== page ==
Joyce Liew with the book, The Startup Community Way

Our Intern Read The Startup Community Way. Here’s What She Thought.

By Joyce Liew

Joyce Liew is a business research and data analysis intern at Startup Colorado. To support her understanding of entreprenurial ecosystem building, Joyce recently read The Startup Community Way by Brad Feld and Ian Hathaway. Since joining the SUCO team 9 months ago, Joyce has learned a lot about the startup world and we wanted to know how this book informed her education.

The Startup Community Way book

Startup Colorado: How did The Startup Community Way change your understanding of what it takes to find success as an entrepreneur?

Joyce Liew: The Startup Community Way lists a few ideas that I believe will lead any entrepreneur to success:

  • Building on the strengths of your community. Many entrepreneurs and startup communities believe they can recreate Silicon Valley, but no two communities are the same. There is local history, culture, and the dynamic nature of each community’s complex systems. Startup communities should instead focus on being the best version of themselves and continuously improve by running experiments and taking risks.
  • Don’t wait. Things snowball and can lead to changing your community forever. It just takes an idea and a few reliable entrepreneurial leaders to guide the rest of the community. 
  • Know that progress is slow, uneven, and surprising. 
    • Have an open mind and avoid risk aversion as it hinders growth. 
    • Rely on the community and form relationships with fellow entrepreneurs. Information travels fast and wide.
    • Diversity and inclusion of different views are the most critical assets a community can have since it builds resilience and produces different results.

SUCO: Now that you’ve been with Startup Colorado for 9 months and have developed a greater understanding of rural entrepreneurship, what lessons do you think rural ecosystem builders can take from this book?

JL: Rural entrepreneurs should not pressure themselves to recreate the next Silicon Valley. It’s understandable to want to create a community that is successful, but they also need to keep in mind that no two communities are the same because of the location’s history and business factors. Instead, rural entrepreneurs should build on the strengths their communities already have and continue to improve on them through trial and error. By learning from mistakes and taking on the risk for potential ideas, it’s very possible that you can find something great that can change your community forever.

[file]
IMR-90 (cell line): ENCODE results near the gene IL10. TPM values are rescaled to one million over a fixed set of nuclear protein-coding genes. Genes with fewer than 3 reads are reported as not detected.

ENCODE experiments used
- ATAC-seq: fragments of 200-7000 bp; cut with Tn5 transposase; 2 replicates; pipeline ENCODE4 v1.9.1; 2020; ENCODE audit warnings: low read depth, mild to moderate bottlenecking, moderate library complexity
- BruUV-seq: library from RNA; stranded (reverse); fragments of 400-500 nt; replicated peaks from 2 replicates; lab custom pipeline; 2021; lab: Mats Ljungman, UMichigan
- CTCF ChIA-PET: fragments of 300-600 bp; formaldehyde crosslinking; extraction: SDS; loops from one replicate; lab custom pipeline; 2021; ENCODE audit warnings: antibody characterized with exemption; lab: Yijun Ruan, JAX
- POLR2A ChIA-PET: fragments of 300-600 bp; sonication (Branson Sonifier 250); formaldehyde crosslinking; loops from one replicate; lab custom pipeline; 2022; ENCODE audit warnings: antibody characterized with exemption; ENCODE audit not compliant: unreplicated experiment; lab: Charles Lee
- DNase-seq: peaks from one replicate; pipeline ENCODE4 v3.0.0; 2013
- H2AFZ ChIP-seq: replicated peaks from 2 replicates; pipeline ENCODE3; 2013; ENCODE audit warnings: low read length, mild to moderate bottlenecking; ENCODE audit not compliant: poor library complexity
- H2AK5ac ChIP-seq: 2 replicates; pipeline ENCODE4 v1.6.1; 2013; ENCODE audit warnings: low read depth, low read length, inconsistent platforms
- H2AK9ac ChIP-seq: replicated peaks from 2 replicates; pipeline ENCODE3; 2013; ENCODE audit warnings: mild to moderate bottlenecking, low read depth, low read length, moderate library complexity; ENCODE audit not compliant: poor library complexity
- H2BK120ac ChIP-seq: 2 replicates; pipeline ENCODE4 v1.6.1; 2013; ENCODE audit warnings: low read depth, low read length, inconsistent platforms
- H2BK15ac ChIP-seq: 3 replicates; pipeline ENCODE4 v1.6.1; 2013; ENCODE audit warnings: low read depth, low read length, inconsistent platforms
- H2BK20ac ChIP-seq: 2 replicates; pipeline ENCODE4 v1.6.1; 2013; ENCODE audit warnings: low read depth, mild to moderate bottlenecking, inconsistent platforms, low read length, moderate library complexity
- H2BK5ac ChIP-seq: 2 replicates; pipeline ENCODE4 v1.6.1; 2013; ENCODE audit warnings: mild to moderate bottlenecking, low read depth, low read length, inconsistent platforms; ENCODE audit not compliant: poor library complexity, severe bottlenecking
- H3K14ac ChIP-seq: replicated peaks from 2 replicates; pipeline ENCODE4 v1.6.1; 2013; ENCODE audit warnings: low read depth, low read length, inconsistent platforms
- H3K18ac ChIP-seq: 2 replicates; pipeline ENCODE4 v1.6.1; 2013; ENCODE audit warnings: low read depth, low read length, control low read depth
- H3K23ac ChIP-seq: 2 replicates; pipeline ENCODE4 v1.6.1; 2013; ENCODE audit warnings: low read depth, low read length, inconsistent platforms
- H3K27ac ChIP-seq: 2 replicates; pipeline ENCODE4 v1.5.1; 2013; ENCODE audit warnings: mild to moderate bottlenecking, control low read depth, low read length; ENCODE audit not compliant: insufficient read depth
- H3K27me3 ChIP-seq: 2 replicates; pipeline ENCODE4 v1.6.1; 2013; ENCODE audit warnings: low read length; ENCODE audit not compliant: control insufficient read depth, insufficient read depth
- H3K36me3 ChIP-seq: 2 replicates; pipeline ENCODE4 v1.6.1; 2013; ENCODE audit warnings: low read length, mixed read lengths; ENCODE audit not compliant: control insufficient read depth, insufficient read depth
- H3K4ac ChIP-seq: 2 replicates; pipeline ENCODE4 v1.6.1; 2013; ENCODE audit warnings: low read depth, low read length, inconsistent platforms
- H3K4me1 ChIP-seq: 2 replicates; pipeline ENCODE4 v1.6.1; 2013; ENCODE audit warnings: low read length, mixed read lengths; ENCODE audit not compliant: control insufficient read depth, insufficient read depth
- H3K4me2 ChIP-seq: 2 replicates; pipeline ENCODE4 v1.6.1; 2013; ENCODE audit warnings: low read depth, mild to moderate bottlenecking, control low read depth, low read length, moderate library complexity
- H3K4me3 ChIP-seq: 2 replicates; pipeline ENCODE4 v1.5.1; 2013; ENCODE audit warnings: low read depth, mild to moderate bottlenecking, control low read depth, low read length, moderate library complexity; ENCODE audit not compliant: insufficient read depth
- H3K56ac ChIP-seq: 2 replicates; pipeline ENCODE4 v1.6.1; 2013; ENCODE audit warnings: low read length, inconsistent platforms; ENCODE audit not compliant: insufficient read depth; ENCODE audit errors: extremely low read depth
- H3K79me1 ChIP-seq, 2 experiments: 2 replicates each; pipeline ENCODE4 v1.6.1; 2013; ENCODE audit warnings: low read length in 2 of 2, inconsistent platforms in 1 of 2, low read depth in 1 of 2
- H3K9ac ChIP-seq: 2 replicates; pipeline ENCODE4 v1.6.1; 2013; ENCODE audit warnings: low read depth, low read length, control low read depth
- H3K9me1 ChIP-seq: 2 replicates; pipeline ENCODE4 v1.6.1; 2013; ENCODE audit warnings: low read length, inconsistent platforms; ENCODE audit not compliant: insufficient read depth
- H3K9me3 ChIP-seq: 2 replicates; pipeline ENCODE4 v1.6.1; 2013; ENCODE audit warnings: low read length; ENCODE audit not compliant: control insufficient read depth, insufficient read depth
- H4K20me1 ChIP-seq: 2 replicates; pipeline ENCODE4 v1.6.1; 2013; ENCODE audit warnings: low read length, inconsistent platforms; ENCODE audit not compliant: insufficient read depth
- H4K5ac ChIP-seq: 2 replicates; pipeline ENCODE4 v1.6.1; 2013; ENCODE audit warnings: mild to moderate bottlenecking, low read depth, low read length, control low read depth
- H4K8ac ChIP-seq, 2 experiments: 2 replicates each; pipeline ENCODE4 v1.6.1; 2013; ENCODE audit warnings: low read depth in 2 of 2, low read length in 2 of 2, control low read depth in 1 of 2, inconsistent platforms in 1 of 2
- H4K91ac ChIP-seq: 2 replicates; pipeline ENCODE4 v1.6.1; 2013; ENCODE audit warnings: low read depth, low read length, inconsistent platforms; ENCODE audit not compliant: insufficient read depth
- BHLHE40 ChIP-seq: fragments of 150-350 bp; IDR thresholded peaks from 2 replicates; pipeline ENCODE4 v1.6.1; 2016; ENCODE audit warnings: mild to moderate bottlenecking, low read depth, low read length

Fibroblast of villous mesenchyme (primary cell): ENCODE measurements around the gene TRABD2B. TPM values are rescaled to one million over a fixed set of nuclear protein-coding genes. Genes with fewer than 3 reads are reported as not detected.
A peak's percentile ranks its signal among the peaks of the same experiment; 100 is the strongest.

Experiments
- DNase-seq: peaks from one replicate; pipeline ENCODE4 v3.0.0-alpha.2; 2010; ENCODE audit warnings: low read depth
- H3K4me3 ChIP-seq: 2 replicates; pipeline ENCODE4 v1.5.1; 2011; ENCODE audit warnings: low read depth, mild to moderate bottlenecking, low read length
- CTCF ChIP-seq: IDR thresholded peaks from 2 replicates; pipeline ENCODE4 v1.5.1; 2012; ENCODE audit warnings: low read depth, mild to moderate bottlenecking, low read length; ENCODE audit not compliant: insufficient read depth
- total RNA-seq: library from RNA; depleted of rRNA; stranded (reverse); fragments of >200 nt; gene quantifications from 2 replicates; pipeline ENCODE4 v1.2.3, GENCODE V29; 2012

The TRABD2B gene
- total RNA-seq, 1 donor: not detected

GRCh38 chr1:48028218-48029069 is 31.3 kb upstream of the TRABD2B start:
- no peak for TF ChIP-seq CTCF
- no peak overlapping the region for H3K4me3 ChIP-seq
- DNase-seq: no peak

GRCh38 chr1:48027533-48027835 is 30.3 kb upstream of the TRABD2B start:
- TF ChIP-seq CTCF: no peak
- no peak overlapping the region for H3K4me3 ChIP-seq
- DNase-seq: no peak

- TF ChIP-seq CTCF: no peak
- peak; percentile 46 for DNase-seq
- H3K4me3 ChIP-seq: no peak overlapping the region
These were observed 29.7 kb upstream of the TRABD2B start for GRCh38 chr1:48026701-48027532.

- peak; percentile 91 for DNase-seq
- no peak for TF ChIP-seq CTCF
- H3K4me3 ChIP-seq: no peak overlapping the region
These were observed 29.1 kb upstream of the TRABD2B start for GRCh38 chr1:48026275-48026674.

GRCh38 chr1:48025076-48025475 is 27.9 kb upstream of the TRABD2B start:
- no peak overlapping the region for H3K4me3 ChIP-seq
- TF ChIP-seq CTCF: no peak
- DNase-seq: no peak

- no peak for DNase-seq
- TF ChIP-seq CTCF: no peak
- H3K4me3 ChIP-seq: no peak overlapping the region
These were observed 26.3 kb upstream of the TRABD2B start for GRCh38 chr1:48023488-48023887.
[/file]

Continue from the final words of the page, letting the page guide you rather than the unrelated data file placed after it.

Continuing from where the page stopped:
SUCO: Why is it important for stakeholders to understand the complexity of an entrepreneurial ecosystem and the long-term approach needed for cultivating them? 

JL: Although it’s important that stakeholders want to see that there will be results, it’s important to understand that it’s impossible for a startup community to thrive overnight. It takes an entire ecosystem to find ways to work together, discover new ideas, find the right people to lead, and take the time for everything to come together and develop into something that can yield results. 

An interesting concept that the authors use is “feeders and leaders.” Stakeholders should also know that they are feeders in the ecosystem – they are nurturing and supporting the growth of entrepreneurs and the community. In contrast, entrepreneurs are leaders who try to influence new or existing entrepreneurs. Stakeholders and other feeders work to build the startup community and sustain it. I mention this because I want stakeholders and other feeders in the community to understand how important their role is and how the entrepreneurial community wouldn’t survive without them.

SUCO: The Startup Community Way provides insight into preparing for both good times and downturns. What do you think is the most important lessons for rural entrepreneurial communities to consider going into the uncertainty of 2023? 

JL: Uncertainty is always challenging, and it’s in our nature to try and control our environment or prevent risk by using predictions; however, it’s almost impossible to manage uncertainty and forecasts can be futile. Authors Feld and Hathaway suggest that entrepreneurs should learn to let go of control and conduct experiments, adapt, and repeat – allowing them to learn from failures.



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